email facebook twitter
WPC Event Review/Winter Storm Archive (Prototype)

Menu is populated with significant winter weather events as they occur.
*Indicates WPC has written an event review for this date.
January 16 2023

Western U.S. to the Northeast Winter Storm: (1/16/23 - 1/20/23)

By: Frank Pereira, WPC Meteorologist

Meteorological Overview:

From January 16-20, 2023, a winter storm moved across the contiguous United States, producing heavy snow from California to northern New England, including record-breaking amounts over portions of central Nebraska.

Upper air analysis on January 16 showed a 125kt jet at 300mb extending from the eastern Pacific into the southwestern U.S., with an upper-level shortwave trough moving across California. Deep onshore flow ahead of the wave helped contribute to heavy mountain snows across portions of the Sierra Nevada.

Subsequent analyses showed the upper trough amplifying as it moved across the Intermountain West on January 17. Deep moisture advection into a region of strong vertical ascent, afforded in part by left-exit region upper jet forcing, helped support areas of heavy snow from central Arizona into the central Rockies. Notable snowfall totals included over 30 inches of snow in Flagstaff, Arizona, and 52 inches at the Wolf Creek Ski Resort in southwestern Colorado.

A closed upper center developed within the left-exit region of the upper jet as the trough moved across the central Rockies late January 17 into early January 18. The upper center continued to deepen as it moved east of the central Rockies into the Plains, with a lee side surface low developing over eastern Colorado on January 18. Meanwhile, intensifying southerly flow over the southern Plains began to tap moisture from the Gulf of Mexico. As the system continued to move east and amplify, this moisture was drawn to the northwest side of the low by a developing western branch of the warm conveyor belt. The 12Z January 18 upper air observation from North Platte, Nebraska, showed steep mid-level lapse rates and high relative humidity through the dendritic growth layer. The combination of ample moisture, instability, and strong ascent contributed to the rapid development of moderate to heavy snow on the northwest side of the low, with snowfall rates up to 2-3 inches/hour observed over portions of central Nebraska. Snow accumulations of 6 to 12 inches occurred across portions of northeastern Colorado, southeastern Wyoming, the western Nebraska Panhandle, and the far northern tier counties of western Kansas. Accumulations of more than a foot of snow extended from the southeastern Nebraska Panhandle across central portions of the state, with nearly two feet in some locations.

By early January 19, the low began to move steadily northeastward from the central Plains, reaching the upper Great Lakes by late day. While the storm continued to produce periods of moderate to heavy snow, waning dynamics and the storm's progressive nature contributed to diminishing snowfall rates and lighter accumulations. The storm produced 6 inches or more of snow across portions of southeastern South Dakota, northern Iowa, southeastern Minnesota, western to northern Wisconsin, and the Upper Peninsula of Michigan.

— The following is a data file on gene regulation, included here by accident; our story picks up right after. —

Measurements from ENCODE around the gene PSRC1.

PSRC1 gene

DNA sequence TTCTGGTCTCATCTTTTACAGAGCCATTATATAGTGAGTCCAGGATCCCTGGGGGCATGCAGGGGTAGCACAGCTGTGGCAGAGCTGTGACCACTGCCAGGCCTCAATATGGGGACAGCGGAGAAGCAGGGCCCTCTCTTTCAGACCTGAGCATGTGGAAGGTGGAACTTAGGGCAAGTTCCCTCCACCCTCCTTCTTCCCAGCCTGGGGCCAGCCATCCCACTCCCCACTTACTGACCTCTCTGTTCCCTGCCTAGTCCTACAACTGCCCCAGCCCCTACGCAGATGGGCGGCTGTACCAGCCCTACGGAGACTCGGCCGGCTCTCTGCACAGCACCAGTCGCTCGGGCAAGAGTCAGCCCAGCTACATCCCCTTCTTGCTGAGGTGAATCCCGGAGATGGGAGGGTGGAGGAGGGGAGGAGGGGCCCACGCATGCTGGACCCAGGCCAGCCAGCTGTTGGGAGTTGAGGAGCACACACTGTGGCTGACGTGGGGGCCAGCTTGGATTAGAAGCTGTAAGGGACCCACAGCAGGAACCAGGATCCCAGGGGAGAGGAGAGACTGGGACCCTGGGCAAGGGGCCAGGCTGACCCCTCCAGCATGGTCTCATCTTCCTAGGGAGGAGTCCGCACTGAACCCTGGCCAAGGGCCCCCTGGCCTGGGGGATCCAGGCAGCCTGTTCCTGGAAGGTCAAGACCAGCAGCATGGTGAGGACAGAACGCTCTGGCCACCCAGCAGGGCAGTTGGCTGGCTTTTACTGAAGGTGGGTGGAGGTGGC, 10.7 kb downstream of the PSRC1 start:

As the low moved into the Great Lakes, light to moderate snow accompanied the low-to-mid-level warm front as it lifted into northern New York and New England. North of the low, high pressure remained in place over eastern Canada, supporting the low's turn to the east from the Great Lakes into the Northeast from late January 19 through January 20. A secondary surface low developing near Long Island, New York, late January 19, tracked south of New England overnight. Low-level easterly flow north of the low, overlapped by favorable forcing aloft, supported moderate to heavy snow across portions of New Hampshire and southwestern Maine, where accumulations of 6 to 9 inches were reported. Areas of light snow persisted across the Northeast through January 20. However, heavy snows ended as the low moved east into the Atlantic Canadian Maritimes around midday.


Denver International Airport recorded 9.2 inches of snow from January 17-18, resulting in hundreds of canceled or delayed flights. There were reports of waist-high snow drifts and whiteout conditions east of the city. Icy conditions resulted in the pileup of more than 20 vehicles and the closure of Interstate 70 near Limon, Colorado.

January 18 became the snowiest day ever on record for North Platte, Nebraska when the storm produced 13.9 inches over the city, eclipsing the previous record that dated back more than 100 years. The storm generated 10.8 inches of snow in Hastings, Nebraska, setting a new January daily record for the city. The storm contributed to one of the snowiest Januarys on record for the Nebraska cities of North Platte, Scottsbluff, and Valentine. The heavy snow resulted in several highway closures across Nebraska, including a 300-mile stretch of Interstate 80 from near Grand Island to the Wyoming border. Many roads remained impassable into January 19, with some not reopening until the following day. Schools and many non-essential services and businesses were closed across the region from January 18-19. Agriculture was also impacted, with ranchers noting difficult to impossible grazing conditions, leaving many to search for feed and hay for their livestock.

Click here to view the old event review webpage (2010-2018).